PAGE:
Green building is no longer a mere buzzword in the construction world. Contractors are having to adapt fast to meet the needs of customers and governments who want their homes and offices to be both sustainable and eco-friendly. For example, McGraw Hill claims that in 2005, only two percent of new residential construction projects were green. By 2018, however, that number is expected to hit the 40 percent mark.
This remarkable turnaround is particularly noticeable in Asia, where green growth projects are becoming increasingly common. Indeed, 21 percent of the World Green Building Council’s member states hail from Asia-Pacific, while analysts say that the region is leading the world’s green building material market.
So what does green construction growth look like in Asia? Here are a few recent (and future) projects from the region that show how far sustainability drives have already come.
1. Korea’s National Institute of Ecology
Samsung C&T’s brand-new National Institute of Ecology, in Seocheon, South Chungcheong Province, features an Ecorium that combines research, education, conservation and leisure facilities. It was built in conjunction with Korea’s Ministry of Environment, and offers visitors of all ages a very different kind of day out. Housing 4,500 species of animals and plants, the new attraction allows scientists to work on conservation research projects while children and adults alike investigate five climate halls: a tropical jungle, a desert, a Mediterranean zone, a temperate area and a polar section. In the desert section, for example, visitors can see nine species of reptiles, along with over 450 species of cacti and other desert plants. The institute is also home to the Children’s Eco-library, with over a million ecological science books available for young learners’ perusal.
Constructors built the Ecorium’s triple-glazed windows with a view to maximizing natural light sources. This step reduces the need for indoor lighting and heating in winter – and allows plants and animals to bask in the warm rays of the sun all year round. Engineers also incorporated green building techniques for the project, aiming to use 70 percent less energy than conventional construction projects. To meet this goal, Samsung C&T used solar and geothermal power, as well other forms of renewable energy.
2. China’s Vertical Forest
The twin, vegetation-covered Bosco Verticale towers have become a landmark in Italy’s Milan since opening in 2014. But Nanjing’s Pukou District is now set to go one better, with an ambitious new project built by the same architects – but rising to almost twice the height. At 200m tall, the towers will house over 1,100 trees and 2,500 cascading plants, and cover a total of 6,000sqm. Designers say the plants will produce 60kg of oxygen a day. The project, slated to open next year, will feature offices, a museum, a green architecture school and a rooftop club, in addition to a 247-room hotel, a shopping center and even a conference hall.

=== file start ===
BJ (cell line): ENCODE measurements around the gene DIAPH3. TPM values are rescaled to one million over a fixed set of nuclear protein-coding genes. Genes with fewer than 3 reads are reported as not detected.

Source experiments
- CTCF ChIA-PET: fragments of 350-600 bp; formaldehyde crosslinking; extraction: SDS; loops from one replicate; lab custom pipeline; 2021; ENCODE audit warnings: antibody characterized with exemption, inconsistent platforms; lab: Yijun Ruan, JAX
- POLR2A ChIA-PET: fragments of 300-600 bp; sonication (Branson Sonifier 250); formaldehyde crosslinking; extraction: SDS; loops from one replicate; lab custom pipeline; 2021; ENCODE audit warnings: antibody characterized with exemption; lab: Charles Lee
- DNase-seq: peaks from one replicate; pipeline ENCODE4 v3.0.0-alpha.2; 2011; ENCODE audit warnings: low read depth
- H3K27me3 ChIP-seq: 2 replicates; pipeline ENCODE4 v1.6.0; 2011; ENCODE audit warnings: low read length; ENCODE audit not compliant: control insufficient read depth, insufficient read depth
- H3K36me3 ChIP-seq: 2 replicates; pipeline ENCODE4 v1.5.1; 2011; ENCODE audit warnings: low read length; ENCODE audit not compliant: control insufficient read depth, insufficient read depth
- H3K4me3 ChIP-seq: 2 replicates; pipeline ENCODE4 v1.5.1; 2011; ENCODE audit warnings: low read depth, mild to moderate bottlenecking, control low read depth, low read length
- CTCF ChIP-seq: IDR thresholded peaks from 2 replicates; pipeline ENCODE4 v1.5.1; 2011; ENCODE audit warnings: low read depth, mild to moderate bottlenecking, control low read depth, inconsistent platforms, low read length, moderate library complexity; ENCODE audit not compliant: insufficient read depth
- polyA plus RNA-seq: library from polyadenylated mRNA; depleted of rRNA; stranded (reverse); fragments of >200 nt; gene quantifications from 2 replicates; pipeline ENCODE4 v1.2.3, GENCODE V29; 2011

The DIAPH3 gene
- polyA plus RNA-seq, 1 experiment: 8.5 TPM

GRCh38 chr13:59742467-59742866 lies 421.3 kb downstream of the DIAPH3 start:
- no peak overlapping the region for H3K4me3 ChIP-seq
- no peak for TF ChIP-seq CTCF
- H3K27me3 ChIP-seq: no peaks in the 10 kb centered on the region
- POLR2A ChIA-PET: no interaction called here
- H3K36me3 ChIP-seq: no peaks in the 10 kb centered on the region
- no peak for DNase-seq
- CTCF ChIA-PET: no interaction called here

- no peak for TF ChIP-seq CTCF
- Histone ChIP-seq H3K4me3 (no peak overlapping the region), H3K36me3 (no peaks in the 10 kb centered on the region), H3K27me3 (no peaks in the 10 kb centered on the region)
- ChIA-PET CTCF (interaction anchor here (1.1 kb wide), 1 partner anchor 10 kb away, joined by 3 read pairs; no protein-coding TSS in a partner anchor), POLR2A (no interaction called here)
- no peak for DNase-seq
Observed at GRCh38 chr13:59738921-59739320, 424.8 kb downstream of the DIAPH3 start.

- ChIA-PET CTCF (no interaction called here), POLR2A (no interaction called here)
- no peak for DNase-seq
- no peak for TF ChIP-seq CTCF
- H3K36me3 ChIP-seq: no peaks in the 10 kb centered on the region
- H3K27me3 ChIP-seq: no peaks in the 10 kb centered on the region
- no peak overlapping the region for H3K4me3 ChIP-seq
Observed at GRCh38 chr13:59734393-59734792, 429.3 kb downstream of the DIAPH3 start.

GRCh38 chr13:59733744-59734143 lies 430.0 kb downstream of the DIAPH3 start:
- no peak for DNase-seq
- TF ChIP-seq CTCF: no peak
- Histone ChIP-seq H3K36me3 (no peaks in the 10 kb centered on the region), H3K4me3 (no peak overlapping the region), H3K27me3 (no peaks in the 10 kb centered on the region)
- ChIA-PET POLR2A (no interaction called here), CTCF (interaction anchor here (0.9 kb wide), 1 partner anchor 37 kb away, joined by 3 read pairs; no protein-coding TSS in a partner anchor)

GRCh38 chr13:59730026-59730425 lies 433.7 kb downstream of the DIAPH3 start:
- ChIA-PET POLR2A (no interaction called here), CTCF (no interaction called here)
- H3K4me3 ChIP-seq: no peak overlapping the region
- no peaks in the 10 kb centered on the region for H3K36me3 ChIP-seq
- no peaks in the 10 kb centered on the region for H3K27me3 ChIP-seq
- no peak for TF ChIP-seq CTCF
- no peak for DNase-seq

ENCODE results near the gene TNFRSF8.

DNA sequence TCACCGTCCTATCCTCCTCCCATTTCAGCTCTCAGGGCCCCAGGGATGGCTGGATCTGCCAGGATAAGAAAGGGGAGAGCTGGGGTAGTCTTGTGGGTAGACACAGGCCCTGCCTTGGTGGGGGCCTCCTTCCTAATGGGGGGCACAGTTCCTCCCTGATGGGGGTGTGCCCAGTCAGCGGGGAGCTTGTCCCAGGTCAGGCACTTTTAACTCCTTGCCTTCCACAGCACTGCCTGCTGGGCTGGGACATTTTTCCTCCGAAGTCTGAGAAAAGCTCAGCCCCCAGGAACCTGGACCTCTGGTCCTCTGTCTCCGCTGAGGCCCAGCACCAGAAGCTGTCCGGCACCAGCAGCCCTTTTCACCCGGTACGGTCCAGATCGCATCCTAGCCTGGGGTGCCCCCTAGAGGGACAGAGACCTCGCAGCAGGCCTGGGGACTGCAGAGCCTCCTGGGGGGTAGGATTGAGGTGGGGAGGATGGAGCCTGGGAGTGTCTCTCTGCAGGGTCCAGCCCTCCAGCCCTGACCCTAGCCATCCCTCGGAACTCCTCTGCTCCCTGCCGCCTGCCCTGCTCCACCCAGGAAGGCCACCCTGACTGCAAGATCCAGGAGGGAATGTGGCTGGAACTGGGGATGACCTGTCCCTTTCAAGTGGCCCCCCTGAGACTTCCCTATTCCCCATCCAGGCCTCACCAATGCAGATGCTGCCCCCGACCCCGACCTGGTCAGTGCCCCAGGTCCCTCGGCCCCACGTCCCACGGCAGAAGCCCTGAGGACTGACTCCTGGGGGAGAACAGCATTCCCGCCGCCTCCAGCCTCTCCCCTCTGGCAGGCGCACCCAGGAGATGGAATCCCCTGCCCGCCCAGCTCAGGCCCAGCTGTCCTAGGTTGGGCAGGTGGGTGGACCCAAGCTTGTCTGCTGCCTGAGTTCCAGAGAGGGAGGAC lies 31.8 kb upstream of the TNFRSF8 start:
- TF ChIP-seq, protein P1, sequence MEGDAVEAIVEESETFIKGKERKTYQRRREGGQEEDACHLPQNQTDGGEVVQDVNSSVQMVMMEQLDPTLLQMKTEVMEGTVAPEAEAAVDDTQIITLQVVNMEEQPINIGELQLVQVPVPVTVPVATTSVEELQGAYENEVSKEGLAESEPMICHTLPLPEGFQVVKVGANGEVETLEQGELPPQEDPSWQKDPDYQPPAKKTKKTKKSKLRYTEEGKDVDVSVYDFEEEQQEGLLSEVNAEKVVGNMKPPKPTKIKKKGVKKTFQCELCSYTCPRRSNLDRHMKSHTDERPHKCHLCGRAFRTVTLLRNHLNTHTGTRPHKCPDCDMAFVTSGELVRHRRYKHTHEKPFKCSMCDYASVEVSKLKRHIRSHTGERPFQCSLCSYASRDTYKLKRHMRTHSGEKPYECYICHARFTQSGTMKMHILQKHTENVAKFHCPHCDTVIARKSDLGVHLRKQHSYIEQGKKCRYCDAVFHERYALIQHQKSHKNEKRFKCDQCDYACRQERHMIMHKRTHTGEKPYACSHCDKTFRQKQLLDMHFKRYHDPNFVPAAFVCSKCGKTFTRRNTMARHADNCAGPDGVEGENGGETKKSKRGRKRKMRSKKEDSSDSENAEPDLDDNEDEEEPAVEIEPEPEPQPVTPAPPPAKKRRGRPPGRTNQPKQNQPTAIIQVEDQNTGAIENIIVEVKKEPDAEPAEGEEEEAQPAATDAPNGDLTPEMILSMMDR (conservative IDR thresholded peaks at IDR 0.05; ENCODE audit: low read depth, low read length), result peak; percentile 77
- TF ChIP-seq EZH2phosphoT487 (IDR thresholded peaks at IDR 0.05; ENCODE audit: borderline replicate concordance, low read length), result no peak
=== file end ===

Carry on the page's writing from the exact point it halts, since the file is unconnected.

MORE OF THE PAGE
3. Vietnam’s Tree Hotels and City Halls
Green projects are springing up fast in Vietnam to meet the demands of the country’s fast-expanding tourist industry. Last year, the city of Hoi An unveiled the Atlas Hotel, whose façade is clad with locally sourced sandstone and covered in lush greenery. The plants not only provide solar shading, but also help ventilate the hotel with cool air. With perforated stone walls, air flows into the hotel freely, helping the building to dramatically reduce its air conditioner usage. Companies are also turning to sustainable bamboo as a primary building material on a range of new projects, while an ambitious new city hall plan in Bac Ninh City aims to turn a busy urban space into a vertical park. Analysts claiming the project could become a “catalyst for future green developments in the area.”
4. Japan’s Kyocera Green Curtains
Japanese IT firm Kyocera this year marks the 10th anniversary of its Green Curtains project this year. The initiative was launched in 2007 at a factory in the Nagano Prefecture, in conjunction with the government and environmental NGOs. Its aims to reduce the factory’s environmental impact, and saw staff cultivate a network of climbing plants that covered the building like giant, organic curtains. Since 2007, the company has expanded this initiative to a total of 27 sites, claiming that if laid end-to-end, its Green Curtains would stretch out for a combined 710m. The company also says the climbing greenery absorbs a total of 10,000kg of carbon dioxide per year.
5. Thailand’s Vertical Village
One Bangkok, slated to open in 2021, will be Thailand’s first Leadership in Energy and Environmental Design (LEED) platinum-certified residential project. Located near Bangkok’s Lumpini Park, the 16.7-acre mixed-use development includes luxury amenities and public spaces, as well as homes. The complex will feature considerable amounts of green space and will make use of permeable materials that retain rainwater, reduce runoff and facilitate absorption – helping replenish groundwater resources. With centralized energy and water-management systems helping maximize efficiency, the development will also feature cascading green terraces and sky garden networks.